The government may have removed our right to gather together, but it could not prevent thousands of people from joining with each other virtually, to remember those who have died.
As lockdown and ‘social distancing’ continue in selected countries, people are having to cope with the death a loved one, and instead of having family and friends surround and support them in person, they are faced with isolation and loneliness.
Each day, over 100,000 babies worldwide will die through miscarriage, ectopic or molar pregnancy, stillbirth, neonatal and early years loss, and people are having to deal with these traumatic experiences alone.
Leading bereavement charity, The Mariposa Trust, more widely known by the name of its leading support division, Saying Goodbye, is known globally for its services of remembrance that it holds at Cathedrals, Minsters and Abbeys around the UK and beyond. Due to the lockdown, it has had to postpone these pivotal national events.
Andy Clark-Coates, Founder and Co-CEO commented, “Having run 137 services over the last 7-years, attended by countless thousands of people, 2020 was due to be our biggest year yet with 22 services planned. We have taken the necessary steps of postponing the first 5 services in Belfast, Sunderland, Derby, Oxford and Manchester, which will be held either later in 2020 or in early 2021, but to allow bereaved parents in these areas, as well as those across the UK and globally to still be able to access these times of remembrance, so we have launched a series of events called ‘Saying Goodbye Online.”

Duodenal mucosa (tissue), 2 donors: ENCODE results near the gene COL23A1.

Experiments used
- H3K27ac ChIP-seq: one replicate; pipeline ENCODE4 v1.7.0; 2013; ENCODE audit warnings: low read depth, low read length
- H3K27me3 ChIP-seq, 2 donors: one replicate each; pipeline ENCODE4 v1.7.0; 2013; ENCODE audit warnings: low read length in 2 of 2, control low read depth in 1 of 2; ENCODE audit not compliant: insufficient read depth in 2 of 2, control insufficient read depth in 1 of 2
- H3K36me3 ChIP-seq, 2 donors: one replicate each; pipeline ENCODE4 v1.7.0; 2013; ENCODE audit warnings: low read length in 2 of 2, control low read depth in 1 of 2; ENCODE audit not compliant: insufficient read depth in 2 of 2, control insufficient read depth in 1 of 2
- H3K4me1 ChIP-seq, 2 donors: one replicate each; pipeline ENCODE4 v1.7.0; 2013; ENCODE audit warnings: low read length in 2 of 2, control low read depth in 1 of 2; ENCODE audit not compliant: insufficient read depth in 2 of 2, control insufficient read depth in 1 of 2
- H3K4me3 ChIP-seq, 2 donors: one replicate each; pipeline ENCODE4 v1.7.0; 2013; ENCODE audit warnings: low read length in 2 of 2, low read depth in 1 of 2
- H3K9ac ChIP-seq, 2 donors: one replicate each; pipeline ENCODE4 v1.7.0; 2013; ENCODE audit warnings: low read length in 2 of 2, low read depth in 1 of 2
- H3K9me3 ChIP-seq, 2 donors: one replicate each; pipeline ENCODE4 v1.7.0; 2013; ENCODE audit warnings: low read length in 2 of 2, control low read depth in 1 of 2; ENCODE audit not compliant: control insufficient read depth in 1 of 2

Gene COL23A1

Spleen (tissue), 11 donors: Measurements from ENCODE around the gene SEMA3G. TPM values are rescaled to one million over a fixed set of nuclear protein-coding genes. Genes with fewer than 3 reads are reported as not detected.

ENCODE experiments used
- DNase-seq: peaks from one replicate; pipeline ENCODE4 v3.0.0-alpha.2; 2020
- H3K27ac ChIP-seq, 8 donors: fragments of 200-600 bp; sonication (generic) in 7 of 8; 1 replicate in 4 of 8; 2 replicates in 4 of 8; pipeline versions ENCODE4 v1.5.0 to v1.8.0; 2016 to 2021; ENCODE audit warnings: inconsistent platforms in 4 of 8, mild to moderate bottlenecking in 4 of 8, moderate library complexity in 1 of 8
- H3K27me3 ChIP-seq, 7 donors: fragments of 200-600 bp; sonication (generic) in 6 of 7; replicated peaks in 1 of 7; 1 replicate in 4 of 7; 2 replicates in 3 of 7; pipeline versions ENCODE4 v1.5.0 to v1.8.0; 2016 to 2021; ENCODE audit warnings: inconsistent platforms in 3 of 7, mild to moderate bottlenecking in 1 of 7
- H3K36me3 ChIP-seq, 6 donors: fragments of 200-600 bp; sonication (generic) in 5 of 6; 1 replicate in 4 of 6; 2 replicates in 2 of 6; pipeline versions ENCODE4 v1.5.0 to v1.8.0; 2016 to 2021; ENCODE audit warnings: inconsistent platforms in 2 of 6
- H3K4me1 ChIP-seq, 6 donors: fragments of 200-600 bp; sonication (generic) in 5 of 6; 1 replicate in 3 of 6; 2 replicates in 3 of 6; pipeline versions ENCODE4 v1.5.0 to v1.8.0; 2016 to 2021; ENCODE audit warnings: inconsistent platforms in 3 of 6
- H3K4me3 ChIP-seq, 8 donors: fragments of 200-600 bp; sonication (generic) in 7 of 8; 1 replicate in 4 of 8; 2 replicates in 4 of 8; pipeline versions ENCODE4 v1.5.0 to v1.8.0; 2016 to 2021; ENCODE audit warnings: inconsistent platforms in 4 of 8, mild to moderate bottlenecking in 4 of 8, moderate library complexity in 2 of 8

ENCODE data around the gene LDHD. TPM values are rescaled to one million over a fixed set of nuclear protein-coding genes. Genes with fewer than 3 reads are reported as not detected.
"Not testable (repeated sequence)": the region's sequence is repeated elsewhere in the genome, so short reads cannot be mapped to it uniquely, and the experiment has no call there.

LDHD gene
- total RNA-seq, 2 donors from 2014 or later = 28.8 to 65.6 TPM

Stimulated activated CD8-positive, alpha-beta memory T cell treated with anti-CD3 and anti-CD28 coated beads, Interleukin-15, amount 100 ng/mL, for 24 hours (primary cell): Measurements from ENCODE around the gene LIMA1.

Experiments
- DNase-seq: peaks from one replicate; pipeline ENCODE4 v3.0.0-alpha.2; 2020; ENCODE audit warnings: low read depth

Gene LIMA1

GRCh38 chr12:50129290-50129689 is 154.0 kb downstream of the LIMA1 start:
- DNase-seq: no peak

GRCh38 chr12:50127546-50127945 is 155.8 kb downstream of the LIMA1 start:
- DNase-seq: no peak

The ‘Saying Goodbye Online’ events are virtual gatherings that take place every other Sunday at 8.00pm, featuring music from a host of incredible musicians and singers (including no.1 artists and songwriters), poems and an act of remembrance. They are hosted by charity co-CEO, Zoe Clark-Coates, and are broadcast on Facebook Live, YouTube and on a dedicated platform online.sayinggoodbye.org.
Jess Smallwoood had this to say ‘The Saying Goodbye services are a shining light and being able to access them online is so valuable. The online service I attended was truly beautiful and was a welcoming environment in which I could openly remember my baby girl who died late in my pregnancy eight years ago. The music was so beautiful and the readings were carefully chosen. Being able to light a candle collectively, alongside others, felt very healing as was being able to write my baby’s name and to read the names of many other babies gone to soon. There is healing in remembering, through the pain and loss. The service felt supportive and life-affirming in what are very uncertain times and gave me time to reflect, remember and love.’
The upcoming services are on Sunday the 14th June, Sunday the 28th June and Sunday the 12th of July at 8.00pm.
On the alternate Sundays, the charity is partnering with the ‘Soul Tears’ bereavement organisation to run a similar set of events for anyone affected by any bereavement, and more information can be found at www.soultears.org.